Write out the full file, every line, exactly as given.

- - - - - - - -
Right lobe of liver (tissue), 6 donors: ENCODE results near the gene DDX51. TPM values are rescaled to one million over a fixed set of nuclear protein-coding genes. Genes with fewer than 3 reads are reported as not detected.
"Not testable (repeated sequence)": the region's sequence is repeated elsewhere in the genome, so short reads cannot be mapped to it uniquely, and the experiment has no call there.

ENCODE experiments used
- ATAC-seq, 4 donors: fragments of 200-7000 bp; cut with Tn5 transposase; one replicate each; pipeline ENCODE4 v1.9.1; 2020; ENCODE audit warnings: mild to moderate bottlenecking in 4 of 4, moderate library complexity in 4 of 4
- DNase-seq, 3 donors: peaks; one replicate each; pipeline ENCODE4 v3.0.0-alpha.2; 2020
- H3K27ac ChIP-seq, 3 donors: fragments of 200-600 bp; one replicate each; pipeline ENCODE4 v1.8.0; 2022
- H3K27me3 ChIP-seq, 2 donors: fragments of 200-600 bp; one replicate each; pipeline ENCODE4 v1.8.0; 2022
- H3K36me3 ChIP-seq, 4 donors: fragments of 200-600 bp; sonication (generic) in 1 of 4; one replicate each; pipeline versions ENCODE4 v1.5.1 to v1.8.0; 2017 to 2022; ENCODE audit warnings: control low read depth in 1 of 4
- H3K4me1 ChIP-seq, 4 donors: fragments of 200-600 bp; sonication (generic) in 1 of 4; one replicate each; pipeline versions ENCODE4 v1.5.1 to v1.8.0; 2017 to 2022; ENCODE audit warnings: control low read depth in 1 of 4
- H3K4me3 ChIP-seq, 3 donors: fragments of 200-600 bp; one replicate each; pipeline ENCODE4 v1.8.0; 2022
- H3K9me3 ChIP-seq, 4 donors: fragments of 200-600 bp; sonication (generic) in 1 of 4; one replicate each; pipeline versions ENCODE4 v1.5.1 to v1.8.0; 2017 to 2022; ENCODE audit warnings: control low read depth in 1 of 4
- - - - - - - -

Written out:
Right lobe of liver (tissue), 6 donors: ENCODE results near the gene DDX51. TPM values are rescaled to one million over a fixed set of nuclear protein-coding genes. Genes with fewer than 3 reads are reported as not detected.
"Not testable (repeated sequence)": the region's sequence is repeated elsewhere in the genome, so short reads cannot be mapped to it uniquely, and the experiment has no call there.

ENCODE experiments used
- ATAC-seq, 4 donors: fragments of 200-7000 bp; cut with Tn5 transposase; one replicate each; pipeline ENCODE4 v1.9.1; 2020; ENCODE audit warnings: mild to moderate bottlenecking in 4 of 4, moderate library complexity in 4 of 4
- DNase-seq, 3 donors: peaks; one replicate each; pipeline ENCODE4 v3.0.0-alpha.2; 2020
- H3K27ac ChIP-seq, 3 donors: fragments of 200-600 bp; one replicate each; pipeline ENCODE4 v1.8.0; 2022
- H3K27me3 ChIP-seq, 2 donors: fragments of 200-600 bp; one replicate each; pipeline ENCODE4 v1.8.0; 2022
- H3K36me3 ChIP-seq, 4 donors: fragments of 200-600 bp; sonication (generic) in 1 of 4; one replicate each; pipeline versions ENCODE4 v1.5.1 to v1.8.0; 2017 to 2022; ENCODE audit warnings: control low read depth in 1 of 4
- H3K4me1 ChIP-seq, 4 donors: fragments of 200-600 bp; sonication (generic) in 1 of 4; one replicate each; pipeline versions ENCODE4 v1.5.1 to v1.8.0; 2017 to 2022; ENCODE audit warnings: control low read depth in 1 of 4
- H3K4me3 ChIP-seq, 3 donors: fragments of 200-600 bp; one replicate each; pipeline ENCODE4 v1.8.0; 2022
- H3K9me3 ChIP-seq, 4 donors: fragments of 200-600 bp; sonication (generic) in 1 of 4; one replicate each; pipeline versions ENCODE4 v1.5.1 to v1.8.0; 2017 to 2022; ENCODE audit warnings: control low read depth in 1 of 4